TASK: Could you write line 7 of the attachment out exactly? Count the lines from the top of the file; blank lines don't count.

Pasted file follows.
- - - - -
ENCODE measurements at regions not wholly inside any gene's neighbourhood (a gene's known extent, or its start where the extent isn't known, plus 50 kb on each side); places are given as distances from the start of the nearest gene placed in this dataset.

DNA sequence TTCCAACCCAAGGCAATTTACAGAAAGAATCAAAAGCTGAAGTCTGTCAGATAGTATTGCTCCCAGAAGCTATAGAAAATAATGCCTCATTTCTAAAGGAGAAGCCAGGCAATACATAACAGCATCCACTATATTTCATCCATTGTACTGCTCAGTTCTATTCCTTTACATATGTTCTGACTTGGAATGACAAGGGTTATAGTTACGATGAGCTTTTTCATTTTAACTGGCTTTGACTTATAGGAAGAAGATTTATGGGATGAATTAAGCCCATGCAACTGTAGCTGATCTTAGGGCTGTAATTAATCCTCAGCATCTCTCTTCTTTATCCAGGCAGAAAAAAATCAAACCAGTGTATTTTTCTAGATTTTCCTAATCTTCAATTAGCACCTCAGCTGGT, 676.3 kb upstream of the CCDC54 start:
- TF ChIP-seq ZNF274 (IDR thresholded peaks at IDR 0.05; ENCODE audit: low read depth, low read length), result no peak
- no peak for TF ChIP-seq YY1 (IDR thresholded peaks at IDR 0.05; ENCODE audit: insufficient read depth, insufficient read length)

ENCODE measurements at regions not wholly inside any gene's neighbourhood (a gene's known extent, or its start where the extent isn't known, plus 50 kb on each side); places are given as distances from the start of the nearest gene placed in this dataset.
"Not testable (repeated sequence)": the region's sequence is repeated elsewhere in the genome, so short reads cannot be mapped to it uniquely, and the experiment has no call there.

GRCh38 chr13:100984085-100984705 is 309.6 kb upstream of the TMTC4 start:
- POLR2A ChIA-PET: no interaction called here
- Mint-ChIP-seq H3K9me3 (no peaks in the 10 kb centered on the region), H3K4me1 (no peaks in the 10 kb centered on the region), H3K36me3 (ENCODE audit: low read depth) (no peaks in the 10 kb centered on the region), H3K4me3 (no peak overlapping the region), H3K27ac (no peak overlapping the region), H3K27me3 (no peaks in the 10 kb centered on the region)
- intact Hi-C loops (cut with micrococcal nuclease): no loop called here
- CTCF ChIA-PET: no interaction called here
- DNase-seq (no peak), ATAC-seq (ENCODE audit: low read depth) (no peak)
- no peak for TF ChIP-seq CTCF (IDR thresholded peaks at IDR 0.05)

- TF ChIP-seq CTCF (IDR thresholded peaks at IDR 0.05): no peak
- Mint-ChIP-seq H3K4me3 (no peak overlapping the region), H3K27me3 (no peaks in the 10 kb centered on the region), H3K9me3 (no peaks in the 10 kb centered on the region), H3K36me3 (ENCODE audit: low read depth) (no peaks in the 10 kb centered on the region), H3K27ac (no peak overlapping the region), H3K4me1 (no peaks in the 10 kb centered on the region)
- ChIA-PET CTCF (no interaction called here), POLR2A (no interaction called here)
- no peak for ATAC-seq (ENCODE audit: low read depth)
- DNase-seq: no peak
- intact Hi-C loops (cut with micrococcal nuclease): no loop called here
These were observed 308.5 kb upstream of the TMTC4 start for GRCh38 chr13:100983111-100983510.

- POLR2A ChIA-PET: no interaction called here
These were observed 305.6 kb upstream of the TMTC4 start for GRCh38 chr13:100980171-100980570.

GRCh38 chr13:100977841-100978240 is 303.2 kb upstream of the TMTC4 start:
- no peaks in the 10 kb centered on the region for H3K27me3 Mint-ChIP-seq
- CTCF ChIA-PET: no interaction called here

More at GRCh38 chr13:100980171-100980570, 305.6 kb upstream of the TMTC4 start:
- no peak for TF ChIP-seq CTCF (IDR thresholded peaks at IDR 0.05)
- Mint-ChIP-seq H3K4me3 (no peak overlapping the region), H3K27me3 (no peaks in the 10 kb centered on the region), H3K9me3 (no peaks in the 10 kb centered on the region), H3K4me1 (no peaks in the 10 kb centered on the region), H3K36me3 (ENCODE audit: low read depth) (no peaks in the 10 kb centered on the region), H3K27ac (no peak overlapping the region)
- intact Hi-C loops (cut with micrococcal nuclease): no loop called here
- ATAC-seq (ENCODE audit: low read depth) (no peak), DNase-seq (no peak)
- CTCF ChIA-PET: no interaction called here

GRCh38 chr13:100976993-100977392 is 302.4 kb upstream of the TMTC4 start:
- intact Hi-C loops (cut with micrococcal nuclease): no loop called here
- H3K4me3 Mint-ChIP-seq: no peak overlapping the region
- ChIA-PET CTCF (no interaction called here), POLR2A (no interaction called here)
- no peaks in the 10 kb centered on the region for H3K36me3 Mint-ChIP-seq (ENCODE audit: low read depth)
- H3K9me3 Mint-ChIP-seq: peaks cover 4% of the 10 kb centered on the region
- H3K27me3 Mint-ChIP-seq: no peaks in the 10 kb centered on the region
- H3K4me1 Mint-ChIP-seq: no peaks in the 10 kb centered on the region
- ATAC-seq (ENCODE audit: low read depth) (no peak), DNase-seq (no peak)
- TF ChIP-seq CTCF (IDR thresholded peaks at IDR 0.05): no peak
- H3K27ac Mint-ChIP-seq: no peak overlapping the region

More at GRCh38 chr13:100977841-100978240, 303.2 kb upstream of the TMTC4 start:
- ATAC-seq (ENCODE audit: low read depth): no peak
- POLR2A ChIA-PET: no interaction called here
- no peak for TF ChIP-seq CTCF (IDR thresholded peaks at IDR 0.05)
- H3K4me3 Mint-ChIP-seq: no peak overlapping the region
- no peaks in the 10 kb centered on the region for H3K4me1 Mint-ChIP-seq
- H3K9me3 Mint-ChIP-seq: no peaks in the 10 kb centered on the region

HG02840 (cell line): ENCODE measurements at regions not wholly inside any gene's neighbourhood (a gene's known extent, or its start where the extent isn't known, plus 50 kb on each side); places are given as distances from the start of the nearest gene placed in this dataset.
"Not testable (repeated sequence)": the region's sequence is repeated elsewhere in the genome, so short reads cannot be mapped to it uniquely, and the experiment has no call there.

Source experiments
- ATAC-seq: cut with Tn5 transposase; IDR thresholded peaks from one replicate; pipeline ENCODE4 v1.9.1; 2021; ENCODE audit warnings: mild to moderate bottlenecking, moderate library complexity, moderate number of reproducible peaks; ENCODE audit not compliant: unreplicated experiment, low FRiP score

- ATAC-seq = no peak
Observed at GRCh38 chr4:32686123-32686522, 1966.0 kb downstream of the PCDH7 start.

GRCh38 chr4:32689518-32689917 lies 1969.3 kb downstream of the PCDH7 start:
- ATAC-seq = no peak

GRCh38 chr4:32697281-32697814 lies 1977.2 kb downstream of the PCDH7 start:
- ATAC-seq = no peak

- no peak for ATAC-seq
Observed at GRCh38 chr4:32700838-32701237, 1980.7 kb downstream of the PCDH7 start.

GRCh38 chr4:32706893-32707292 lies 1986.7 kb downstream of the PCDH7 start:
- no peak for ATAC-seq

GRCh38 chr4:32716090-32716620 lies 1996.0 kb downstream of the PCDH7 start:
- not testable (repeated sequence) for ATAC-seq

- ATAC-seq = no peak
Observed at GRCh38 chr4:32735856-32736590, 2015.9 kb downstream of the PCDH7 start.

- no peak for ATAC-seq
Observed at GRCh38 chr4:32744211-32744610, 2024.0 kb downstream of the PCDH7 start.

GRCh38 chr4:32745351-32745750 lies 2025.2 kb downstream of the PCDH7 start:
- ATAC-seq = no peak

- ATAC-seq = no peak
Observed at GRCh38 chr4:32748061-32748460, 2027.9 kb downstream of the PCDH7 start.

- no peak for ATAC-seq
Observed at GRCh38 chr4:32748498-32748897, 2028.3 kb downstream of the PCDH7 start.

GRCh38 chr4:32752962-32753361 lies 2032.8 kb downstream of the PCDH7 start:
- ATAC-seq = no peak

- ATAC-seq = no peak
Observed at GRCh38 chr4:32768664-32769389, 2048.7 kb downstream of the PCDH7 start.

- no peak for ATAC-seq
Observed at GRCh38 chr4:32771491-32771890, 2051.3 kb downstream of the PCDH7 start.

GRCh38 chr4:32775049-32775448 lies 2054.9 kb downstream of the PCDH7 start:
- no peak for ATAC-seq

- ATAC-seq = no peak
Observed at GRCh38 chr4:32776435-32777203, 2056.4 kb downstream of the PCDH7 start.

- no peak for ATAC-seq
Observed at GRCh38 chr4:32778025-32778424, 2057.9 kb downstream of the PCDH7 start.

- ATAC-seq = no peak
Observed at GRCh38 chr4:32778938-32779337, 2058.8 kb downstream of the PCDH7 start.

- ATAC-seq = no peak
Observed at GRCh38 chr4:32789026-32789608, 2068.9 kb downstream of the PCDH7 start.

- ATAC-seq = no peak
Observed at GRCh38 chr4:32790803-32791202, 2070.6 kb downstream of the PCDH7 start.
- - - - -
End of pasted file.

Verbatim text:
GRCh38 chr13:100984085-100984705 is 309.6 kb upstream of the TMTC4 start: